ARIA Week blog - day one: The sights and sounds of Sydney

By Hayden Donnell

Hayden Donnell is in Sydney for Aria Week, the Australian Recording Industry Association awards being held on Sunday and at which Lorde is performing. He's filing daily updates for
Sydney is in full swing for its ARIA week celebrations.
Sydney is in full swing for its ARIA week celebrations.

If you want to be rich, start a restaurant in Sydney.

Every half-decent place we walked by last night was packed. From the CBD to Surrey Hills, dozens of bars and restaurants were filled to the gunnels with people scoffing pizza, pad Thai, takoyaki, whiskey and, in the case of one man yelling his drink order to no one, 'Savingnon Blank'.

It's a more beautiful, buzzing city than I expected, having somehow evaded the place for more than 25 years.

I'm here for ARIA Week - a carnival of gigs and events leading up to Australia's bigger, flasher version of the VNZMAs.

This year the ceremony itself will be headlined by an American (Alicia Keys) and a Kiwi (Lorde) - but that doesn't mean there's a shortage of local talent making their case for a future spot on the bill in the string of gigs lined up till Sunday.

My first look at the up-and-comers was at a showcase at the Beresford Upstairs last night. We walked in as Bandito Folk took the stage. Their lead singer Josh Tuck must have one of the best voices in Australia. A beautiful tenor, original without overdone affectation. It just needed a little more blank space to breathe in.

She-Rex delivered the most powerful, crowd-pleasing set of the night despite operating in a genre suspiciously close to rap-rock. Their songs were filled with crunching guitar riffs, muscular drumming and uber-confident vocals. As Castlecomer vocalist Bede would later say: "Their lead singer has more balls than this whole band."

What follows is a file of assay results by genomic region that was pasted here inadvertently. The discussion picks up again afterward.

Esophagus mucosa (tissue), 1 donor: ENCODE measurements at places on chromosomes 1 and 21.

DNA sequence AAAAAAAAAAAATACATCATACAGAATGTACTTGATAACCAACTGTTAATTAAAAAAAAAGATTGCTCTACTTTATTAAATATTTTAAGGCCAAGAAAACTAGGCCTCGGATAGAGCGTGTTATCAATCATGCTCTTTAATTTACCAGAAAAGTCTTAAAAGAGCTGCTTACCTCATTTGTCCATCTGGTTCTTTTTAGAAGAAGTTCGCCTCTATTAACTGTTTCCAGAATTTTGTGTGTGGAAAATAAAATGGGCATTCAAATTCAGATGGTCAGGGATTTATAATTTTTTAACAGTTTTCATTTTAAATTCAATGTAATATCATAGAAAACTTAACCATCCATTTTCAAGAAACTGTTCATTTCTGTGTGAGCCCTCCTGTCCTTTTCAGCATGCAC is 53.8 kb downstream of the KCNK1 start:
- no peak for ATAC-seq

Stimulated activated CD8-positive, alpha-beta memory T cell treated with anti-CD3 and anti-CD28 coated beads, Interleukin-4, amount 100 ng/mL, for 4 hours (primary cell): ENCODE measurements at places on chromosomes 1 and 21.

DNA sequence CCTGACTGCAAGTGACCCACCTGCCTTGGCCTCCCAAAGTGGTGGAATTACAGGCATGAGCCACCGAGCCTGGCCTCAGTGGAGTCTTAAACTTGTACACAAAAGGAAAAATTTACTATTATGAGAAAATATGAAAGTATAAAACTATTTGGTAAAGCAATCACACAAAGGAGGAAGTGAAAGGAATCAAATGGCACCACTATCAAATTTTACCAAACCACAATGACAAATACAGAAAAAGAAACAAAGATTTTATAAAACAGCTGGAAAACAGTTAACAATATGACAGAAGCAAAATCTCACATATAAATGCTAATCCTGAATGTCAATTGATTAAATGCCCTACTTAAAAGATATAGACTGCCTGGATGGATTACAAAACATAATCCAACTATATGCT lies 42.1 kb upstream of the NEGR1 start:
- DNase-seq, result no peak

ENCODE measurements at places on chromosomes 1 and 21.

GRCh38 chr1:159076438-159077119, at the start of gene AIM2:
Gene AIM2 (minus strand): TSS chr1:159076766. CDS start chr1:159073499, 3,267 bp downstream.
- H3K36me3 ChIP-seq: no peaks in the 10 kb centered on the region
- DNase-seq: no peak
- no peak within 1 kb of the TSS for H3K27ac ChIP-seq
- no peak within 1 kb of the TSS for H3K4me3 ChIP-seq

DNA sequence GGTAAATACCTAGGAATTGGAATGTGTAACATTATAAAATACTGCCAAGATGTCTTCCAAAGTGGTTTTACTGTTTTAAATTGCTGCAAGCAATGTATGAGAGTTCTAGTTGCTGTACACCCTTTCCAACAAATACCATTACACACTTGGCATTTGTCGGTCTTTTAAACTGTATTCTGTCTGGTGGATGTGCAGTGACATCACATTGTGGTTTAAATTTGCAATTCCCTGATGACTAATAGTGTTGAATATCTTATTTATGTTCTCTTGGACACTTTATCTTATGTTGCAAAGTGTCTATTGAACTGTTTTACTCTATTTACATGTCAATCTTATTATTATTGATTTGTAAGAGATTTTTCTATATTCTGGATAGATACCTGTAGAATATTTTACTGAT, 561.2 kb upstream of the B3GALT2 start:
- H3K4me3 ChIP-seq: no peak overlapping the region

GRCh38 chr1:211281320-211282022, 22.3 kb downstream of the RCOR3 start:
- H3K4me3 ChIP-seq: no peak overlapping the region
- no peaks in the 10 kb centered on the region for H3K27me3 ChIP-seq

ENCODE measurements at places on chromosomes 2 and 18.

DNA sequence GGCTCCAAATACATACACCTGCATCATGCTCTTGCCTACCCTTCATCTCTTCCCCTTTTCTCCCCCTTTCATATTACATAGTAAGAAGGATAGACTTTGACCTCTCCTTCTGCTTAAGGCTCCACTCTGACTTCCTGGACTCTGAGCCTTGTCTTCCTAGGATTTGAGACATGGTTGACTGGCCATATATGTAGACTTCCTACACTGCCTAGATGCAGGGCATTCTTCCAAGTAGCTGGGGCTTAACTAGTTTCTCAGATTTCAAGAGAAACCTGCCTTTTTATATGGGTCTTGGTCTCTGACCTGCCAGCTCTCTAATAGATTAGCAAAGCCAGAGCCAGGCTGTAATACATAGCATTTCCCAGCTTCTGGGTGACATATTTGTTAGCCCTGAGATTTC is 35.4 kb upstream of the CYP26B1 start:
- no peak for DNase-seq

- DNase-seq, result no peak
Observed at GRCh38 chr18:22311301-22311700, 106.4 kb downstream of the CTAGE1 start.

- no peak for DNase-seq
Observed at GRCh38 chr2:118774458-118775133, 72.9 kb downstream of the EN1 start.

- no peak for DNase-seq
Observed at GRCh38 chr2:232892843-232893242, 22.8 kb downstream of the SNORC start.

From balls to acoustic ballads. Sons of the East assiduously avoid Mumford and Sons comparisons in interviews. That may be because they sound very much like Mumford and Sons. Their trick of spicing up delicate harmonies with four-on-the-floor kick drums and driving banjos is intoxicating. But it's the musical equivalent of banana pudding. There's only so much you can take.

They could learn a thing or two from Castlecomer. The Sydney locals played like seasoned pros, pulling off an impossibly tight set of energetic pop complete with harmonies that stretched to five parts in places, great song structures and vocals so strong you wondered whether they were lip-syncing (they weren't).

Playing last before a crowd showing increasing signs of tiredness, drunkenness or disinterest, they made sure to be the best band on the night.

Maybe next ARIAs they'll make the main event.

* Hayden Donnell travelled to Sydney courtesy of Destination NSW.

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